The Apadana

(or Audience Hall) was the first building constructed and is the most important on the terrace of Persepolis . It stood architecturally and in the sense of urban planning as the hub of the terrace. It is an architectural wonder of the ancient world - its clever construction enabled dimensions without comparison in its time. The 20 meter (65,5 ft) high columns were the tallest and thinnest that architects had mastered - and construction-wise, it was a clever feat. In many respects its construction was a masterpiece of architecture. The architects of Darius had the courage to raise the height of the columns 1.5 meters (4,9ft) higher than those of the Temple of Artemisia at Ephesus and to refine the tapering of the diameter to 1:12. The distance between the columns , in comparison to the 5.9 meters (19,4ft) at the Temple of Artemisia, was stretched to an astounding 8.65 meters (28,4 ft). This unique wide-spacing resulted in a festive spacious atmosphere in the Apadana. The effect of which was only possible by combining stone columns and wood ceiling beams , instead of the traditional all-stone construction. It is possible that this construction was a mixture of the Iranian master builders , whose wooden architecture had long been familiar, and Asia Minor architecture, with its much used narrow stone columns .

Darius brought his stonemasons from Ionia and Sardes , and we know that the sculptor Telephanes of Phokis worked on the courts of Darius and Xerxes . Yet, we find already in Cyrus the Great's City of Pasargad, a great concern for quality of work that was set forth in Persepolis .

The palaces of Cyrus the Great (555-530 B.C.) served as a model for the Apadana of Persepolis and Susa. However, the Apadana shows decided innovation. In the city of Pasargad, the height of the porticos are approximately one-third the height of the building; whereas at Persepolis , the porticos are as high as the building. The western portico sat over the 15 meter (49 ft) supporting wall of the terrace and its 12 columns were visible from the level of the Marv-Dasht. At twilight, the white-painted columns and the perhaps gold-toned roof caps must have produced an unforgettable memory for the travellers as they neared the city. Professor Heidemarie Koch wrote in her book, Persepolis , die glänzende Hauptstadt des Perserreichs , "This idea of visual impact from a distance, first observed in Persepolis , was later adopted by the Greek temples -- for example the Acropolis in Athens or in Asia Minor. … It therefore must have been an idea of Darius or his architects ."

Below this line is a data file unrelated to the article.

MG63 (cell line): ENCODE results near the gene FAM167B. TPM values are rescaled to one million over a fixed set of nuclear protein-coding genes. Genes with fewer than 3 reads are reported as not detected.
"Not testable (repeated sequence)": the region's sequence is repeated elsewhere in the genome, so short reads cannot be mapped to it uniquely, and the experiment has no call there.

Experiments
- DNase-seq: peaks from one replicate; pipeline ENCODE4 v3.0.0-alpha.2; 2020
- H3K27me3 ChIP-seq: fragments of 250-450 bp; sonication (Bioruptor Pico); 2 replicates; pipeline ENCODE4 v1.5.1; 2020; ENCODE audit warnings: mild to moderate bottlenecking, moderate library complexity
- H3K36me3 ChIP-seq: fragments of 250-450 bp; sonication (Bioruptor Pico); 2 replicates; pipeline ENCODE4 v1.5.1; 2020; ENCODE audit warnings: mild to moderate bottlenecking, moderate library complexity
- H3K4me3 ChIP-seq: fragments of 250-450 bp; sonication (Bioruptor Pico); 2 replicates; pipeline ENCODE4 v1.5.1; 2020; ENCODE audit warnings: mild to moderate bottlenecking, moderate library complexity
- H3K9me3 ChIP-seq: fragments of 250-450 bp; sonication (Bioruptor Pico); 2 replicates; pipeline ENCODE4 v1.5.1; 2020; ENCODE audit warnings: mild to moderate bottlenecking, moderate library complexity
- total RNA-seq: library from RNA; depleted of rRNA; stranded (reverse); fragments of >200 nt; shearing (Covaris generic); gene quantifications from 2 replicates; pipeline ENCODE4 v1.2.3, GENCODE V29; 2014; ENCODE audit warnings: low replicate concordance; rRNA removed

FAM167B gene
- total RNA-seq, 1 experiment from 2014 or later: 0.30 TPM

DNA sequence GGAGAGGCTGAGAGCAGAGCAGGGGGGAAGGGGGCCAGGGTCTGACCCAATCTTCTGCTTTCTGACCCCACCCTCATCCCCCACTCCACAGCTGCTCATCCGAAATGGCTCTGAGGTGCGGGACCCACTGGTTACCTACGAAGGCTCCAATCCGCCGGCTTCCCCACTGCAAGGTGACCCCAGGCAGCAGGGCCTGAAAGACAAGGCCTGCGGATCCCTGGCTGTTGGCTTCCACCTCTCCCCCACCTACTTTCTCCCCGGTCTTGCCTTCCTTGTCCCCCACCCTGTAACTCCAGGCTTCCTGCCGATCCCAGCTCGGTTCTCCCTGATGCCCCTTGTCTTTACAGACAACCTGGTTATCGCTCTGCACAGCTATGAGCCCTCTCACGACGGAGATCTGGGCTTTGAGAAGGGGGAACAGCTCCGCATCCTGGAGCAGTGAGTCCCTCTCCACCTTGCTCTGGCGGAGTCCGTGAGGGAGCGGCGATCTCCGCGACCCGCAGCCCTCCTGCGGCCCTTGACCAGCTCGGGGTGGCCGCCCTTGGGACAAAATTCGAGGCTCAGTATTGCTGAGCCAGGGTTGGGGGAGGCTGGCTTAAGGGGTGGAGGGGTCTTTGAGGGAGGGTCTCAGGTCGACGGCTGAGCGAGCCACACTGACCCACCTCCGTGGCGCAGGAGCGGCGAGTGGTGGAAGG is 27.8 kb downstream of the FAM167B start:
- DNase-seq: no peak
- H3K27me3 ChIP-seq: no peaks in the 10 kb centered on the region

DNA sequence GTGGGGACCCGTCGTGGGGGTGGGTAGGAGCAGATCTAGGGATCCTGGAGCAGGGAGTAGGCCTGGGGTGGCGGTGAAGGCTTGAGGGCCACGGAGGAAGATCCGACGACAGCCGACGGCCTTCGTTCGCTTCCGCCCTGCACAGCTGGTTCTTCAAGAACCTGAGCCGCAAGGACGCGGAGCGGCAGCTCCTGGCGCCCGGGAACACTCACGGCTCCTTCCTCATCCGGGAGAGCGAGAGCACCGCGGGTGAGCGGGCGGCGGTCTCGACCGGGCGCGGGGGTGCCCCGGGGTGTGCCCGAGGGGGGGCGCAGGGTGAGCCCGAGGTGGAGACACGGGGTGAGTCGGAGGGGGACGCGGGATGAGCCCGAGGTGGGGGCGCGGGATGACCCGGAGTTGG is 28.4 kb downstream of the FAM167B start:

The beauty of the Apadana lies in its size and proportions - as illustrated by Leo Trümpelmann in his book, Persepolis , ein Weltwunder der Antike, and also in its detailed and carefully executed stone reliefs which narrated the political programs of King Darius , thus characterizing the building as that of a public building. Both Friedrich Krefter in Persepolis -Rekonstruktionen and Professor Heidemarie Koch in Persepolis , die glänzende Hauptstadt des Perserreichs wrote in great detail about the politically themed reliefs on the stairs of the Apadana. A detailed record of the reliefs can also be found in Erich Schmidt's book, Persepolis I. A visitor would have found himself amongst the depictions of the stair reliefs - in which all races found within the empire were present. The Apadana was built for these people and their representation within the complex symbolized their protection under the rule of a fair and just emperor. They must have been overcome with astonishment, pride and reverence as they gazed upon this aesthetical and technical wonder.

  Gate of All Nations
  Plaza of Army
  Gate of Kings

  Hall of Army
  Banquet Gate
  Hall of Nations
  Harem West Wing
  Harem Main Wing
  Royal Treasury
  Terrace Wall
  Tomb I
  Tomb II
  Southern Area

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friedrich krefter
nouruz 2005